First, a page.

Studies have found that teens have an overblown sense of their driving prowess, one that can and does put them in the middle of some truly terrible crashes. They also don’t understand that distractions such as cell phones and teenage passengers can make driving more dangerous.

“Kids tend to judge their experience on getting a license,” said Dr. Kenneth R. Ginsburg of the Center for Injury Research and Prevention at the Children’s Hospital of Philadelphia. “The truth is that getting a driver’s license is the very first step to gaining experience.”

It’s an established fact that young drivers crash more often than older drivers, and with worse consequences. People between 15 and 24 years old represent just 14 percent of the United States population, but they account for 30 percent of the total costs of motor vehicle injuries among males and 28 percent among females, according to the U.S. Centers for Disease Control and Prevention.

In 2005, 4,544 teens ages 16 to 19 died of injuries incurred in crashes, the CDC says. That same year, nearly 400,000 teenage passengers or drivers of vehicles involved in crashes sustained injuries severe enough to require treatment in an emergency department.

“A new driver at any age is going to have a higher crash rate, but with teenagers, you’re combining that experience deficit with immaturity and risk-taking,” said Anne McCartt, senior vice president for research at the Insurance Institute for Highway Safety.

Ginsburg headed a study that asked high-school students their opinions of a number of risky driving situations. Sixty percent of the students said that driving experience was very important, but only 15 percent said they had ridden with inexperienced drivers.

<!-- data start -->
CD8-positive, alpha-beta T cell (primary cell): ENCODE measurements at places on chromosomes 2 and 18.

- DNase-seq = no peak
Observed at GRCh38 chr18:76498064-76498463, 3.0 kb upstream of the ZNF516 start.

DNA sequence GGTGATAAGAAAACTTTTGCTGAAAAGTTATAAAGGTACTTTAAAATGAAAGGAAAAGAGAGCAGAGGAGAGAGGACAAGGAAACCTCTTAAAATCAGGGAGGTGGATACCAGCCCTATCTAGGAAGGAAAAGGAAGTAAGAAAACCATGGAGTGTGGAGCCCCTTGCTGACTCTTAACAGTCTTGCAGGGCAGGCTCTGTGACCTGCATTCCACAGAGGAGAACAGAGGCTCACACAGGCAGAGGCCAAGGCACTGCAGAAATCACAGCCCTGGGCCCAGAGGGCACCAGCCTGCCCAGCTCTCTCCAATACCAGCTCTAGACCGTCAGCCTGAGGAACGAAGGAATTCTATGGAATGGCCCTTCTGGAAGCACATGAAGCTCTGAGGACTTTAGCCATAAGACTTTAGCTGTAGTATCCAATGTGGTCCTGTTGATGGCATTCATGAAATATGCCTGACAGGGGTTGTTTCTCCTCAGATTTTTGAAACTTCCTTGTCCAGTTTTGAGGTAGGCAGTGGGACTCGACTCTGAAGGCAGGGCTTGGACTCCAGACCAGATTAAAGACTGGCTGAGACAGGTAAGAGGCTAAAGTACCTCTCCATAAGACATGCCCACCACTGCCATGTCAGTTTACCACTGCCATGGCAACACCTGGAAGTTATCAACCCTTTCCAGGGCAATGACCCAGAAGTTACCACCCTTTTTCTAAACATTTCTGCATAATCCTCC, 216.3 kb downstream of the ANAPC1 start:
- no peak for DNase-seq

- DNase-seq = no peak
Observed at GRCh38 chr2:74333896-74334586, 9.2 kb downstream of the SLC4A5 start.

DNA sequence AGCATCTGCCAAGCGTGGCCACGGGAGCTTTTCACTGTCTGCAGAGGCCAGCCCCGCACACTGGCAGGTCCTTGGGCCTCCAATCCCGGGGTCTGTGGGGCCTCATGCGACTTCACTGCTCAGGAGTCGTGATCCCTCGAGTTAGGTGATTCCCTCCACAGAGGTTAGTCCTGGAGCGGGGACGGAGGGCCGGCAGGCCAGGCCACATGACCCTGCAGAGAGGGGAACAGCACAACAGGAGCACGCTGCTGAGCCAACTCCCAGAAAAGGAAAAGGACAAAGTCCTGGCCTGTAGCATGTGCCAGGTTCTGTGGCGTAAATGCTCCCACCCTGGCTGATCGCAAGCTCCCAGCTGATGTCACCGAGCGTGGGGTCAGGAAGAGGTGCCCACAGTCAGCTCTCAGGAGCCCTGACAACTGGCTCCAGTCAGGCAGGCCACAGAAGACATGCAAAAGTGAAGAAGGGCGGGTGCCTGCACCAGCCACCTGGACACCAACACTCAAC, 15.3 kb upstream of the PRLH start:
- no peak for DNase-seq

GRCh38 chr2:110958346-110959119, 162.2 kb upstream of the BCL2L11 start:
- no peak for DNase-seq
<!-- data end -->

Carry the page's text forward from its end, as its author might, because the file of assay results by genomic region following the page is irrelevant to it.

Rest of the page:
Most of the kids in Ginsburg’s study didn’t understand that cell phones could be a distraction to a driver. They also didn’t realize that having other teenage passengers in the car posed a safety risk — a troubling statistic given that two of every three teen drivers surveyed said they often traveled with teen passengers.

“Passengers for older drivers can be neutral or even beneficial, but when teen drivers have teen passengers, they are more likely to crash,” McCartt said. “That’s likely due to distraction passengers bring to the vehicle, and an increased propensity to take risks.”

Another study, this one in Canada, found that high-school students tend to harbor mistaken beliefs that lead them to underestimate the risks of driving. The teens in that study believed that:

Their youth and agility make them better able than more experienced drivers to overcome poor driving conditions or intoxication.
Vehicle problems and highway design are more likely than human error to cause crashes.
If they were in a crash, doctors would be able to save their lives and bring them completely back to normal.
But the study did contain some bits of good news as well. Teenagers seemed to understand that drinking and driving were a bad mix, Ginsburg said.

“Substances are used by a relatively few kids, because they’ve heard that message, and they get what the risk is,” he said. “On the other hand, having passengers in the car and talking on cell phones happens more frequently, and they’re all distractions.”

Ginsburg said that parents need to take a role in disabusing their kids of wrong notions about driving.

“Parents matter,” he said. “Parents are the ones in charge of making sure kids follow restrictions and graduated driving laws. The challenge is for parents to make clear that these restrictions aren’t about control, they’re about safety, and they come from a place of love.”

McCartt’s group has recommended a tougher solution: Raise the driving age to 17 or 18. She points to New Jersey, which is the only state that issues licenses at 17 and which has a consistently lower rate of teen deaths in car crashes than its neighboring states.

“Teen drivers are not good at even identifying whether something’s risky or not,” McCartt said. “The evidence from New Jersey suggests other states would benefit substantially from increasing the age at which teens get their license.”

Source: HealthDay News ScoutNews, LLC.